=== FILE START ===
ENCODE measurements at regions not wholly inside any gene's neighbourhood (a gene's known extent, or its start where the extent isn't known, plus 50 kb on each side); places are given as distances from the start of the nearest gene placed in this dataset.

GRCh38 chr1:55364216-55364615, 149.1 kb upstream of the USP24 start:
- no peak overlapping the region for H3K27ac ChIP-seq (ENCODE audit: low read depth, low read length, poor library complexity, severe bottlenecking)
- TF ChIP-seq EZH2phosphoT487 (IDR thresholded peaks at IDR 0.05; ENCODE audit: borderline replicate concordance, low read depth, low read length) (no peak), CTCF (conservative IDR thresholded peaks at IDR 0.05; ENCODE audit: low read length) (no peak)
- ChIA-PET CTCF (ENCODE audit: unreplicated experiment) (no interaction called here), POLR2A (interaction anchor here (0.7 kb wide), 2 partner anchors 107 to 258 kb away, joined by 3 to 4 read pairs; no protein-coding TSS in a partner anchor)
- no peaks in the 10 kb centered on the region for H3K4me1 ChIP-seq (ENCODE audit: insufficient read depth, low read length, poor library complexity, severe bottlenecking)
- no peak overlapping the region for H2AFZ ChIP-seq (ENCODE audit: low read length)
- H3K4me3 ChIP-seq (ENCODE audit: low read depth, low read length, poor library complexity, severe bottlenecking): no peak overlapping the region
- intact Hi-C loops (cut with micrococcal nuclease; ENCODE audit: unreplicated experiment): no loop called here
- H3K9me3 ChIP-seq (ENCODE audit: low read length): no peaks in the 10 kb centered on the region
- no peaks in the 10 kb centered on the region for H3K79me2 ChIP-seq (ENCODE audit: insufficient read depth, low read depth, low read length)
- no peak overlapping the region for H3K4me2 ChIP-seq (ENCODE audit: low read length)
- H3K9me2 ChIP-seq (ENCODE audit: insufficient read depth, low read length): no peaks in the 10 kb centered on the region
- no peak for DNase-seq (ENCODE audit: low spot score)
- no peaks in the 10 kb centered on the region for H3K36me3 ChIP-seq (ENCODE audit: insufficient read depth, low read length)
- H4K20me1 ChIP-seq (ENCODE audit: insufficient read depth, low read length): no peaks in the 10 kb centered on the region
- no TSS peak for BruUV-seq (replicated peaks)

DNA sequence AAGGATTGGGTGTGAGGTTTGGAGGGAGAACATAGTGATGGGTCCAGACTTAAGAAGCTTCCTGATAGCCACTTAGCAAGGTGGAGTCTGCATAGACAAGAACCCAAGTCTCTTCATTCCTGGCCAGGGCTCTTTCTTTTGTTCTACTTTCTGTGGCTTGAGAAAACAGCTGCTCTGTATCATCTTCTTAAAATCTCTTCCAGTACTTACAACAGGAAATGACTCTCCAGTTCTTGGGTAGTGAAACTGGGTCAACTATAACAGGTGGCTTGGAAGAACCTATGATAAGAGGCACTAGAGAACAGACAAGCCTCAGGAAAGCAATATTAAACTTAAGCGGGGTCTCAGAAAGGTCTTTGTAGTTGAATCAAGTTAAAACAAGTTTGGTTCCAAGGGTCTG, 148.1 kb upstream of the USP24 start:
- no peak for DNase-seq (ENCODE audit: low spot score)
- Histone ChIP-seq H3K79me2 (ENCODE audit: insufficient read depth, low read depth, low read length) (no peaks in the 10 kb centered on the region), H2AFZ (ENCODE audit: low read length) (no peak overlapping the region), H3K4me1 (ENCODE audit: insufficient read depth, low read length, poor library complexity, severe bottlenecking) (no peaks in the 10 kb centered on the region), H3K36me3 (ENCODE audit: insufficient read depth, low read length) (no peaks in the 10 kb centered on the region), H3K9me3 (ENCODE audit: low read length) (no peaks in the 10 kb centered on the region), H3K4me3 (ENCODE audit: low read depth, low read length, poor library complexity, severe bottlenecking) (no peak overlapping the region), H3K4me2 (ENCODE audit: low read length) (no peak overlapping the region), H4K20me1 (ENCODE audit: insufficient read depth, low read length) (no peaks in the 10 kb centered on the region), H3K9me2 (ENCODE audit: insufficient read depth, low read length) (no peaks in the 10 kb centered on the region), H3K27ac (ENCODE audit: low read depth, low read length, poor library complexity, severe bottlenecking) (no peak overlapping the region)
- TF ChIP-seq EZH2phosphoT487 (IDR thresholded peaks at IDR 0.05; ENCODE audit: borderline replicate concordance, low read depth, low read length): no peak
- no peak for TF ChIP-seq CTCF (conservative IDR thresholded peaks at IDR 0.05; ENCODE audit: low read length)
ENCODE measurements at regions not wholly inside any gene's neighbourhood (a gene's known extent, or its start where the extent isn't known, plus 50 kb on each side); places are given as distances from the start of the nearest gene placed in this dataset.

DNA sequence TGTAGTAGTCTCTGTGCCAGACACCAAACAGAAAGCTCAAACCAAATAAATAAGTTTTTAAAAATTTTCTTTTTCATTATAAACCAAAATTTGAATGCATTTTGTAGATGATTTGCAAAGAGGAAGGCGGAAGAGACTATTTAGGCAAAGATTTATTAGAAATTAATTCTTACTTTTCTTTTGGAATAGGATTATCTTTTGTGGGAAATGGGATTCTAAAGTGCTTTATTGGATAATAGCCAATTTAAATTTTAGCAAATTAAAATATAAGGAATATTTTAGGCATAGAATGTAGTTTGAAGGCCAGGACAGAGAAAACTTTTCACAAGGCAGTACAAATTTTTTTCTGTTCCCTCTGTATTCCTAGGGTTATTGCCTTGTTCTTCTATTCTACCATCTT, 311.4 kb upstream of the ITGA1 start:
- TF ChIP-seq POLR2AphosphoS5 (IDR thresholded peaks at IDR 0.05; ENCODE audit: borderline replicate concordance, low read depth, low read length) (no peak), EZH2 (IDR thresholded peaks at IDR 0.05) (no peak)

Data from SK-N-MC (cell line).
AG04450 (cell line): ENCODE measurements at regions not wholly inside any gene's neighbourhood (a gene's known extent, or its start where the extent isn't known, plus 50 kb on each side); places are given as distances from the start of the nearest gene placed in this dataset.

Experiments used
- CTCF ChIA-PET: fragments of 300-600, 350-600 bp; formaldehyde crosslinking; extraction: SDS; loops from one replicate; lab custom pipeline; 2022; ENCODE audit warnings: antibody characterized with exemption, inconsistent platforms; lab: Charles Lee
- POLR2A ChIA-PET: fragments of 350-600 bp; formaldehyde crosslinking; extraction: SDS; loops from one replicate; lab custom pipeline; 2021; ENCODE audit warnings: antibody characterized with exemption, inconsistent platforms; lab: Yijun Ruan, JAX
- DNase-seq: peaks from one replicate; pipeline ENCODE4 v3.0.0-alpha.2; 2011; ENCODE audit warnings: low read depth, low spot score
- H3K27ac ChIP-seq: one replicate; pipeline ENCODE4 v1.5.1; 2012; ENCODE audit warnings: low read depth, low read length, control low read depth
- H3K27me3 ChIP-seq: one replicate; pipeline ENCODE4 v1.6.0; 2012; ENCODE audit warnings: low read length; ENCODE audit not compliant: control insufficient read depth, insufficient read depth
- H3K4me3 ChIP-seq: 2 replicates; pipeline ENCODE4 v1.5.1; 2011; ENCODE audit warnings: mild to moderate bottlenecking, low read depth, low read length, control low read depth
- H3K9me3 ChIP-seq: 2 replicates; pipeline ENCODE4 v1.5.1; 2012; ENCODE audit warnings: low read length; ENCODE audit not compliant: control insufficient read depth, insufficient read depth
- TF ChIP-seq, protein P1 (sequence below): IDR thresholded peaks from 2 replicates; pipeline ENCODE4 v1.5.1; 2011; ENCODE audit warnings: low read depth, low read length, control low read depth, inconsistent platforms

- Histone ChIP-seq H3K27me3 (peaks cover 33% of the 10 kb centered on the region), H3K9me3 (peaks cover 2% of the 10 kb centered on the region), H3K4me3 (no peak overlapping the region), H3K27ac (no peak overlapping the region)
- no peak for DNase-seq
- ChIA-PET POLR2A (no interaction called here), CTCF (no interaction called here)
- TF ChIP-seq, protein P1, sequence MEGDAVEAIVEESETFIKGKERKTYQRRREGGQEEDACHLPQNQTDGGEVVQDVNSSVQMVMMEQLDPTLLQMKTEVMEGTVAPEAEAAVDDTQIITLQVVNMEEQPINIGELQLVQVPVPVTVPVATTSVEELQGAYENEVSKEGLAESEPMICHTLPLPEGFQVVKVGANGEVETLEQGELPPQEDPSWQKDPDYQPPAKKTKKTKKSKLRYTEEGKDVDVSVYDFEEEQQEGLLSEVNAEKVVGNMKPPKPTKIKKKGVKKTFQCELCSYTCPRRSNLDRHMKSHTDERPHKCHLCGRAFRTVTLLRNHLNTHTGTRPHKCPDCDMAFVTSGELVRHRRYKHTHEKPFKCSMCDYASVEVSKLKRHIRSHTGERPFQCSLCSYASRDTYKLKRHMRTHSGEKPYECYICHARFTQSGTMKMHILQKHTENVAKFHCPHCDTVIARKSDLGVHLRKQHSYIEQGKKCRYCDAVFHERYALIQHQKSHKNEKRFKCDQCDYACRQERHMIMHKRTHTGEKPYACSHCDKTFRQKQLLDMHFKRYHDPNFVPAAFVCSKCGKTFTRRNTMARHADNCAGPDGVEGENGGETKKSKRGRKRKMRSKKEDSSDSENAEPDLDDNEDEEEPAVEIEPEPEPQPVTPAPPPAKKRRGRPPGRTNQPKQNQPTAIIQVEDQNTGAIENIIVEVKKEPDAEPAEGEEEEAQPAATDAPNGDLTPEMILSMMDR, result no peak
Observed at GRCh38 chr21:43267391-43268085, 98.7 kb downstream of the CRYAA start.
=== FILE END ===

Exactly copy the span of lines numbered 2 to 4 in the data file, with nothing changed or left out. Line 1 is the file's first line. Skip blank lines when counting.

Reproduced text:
GRCh38 chr1:55364216-55364615, 149.1 kb upstream of the USP24 start:
- no peak overlapping the region for H3K27ac ChIP-seq (ENCODE audit: low read depth, low read length, poor library complexity, severe bottlenecking)
- TF ChIP-seq EZH2phosphoT487 (IDR thresholded peaks at IDR 0.05; ENCODE audit: borderline replicate concordance, low read depth, low read length) (no peak), CTCF (conservative IDR thresholded peaks at IDR 0.05; ENCODE audit: low read length) (no peak)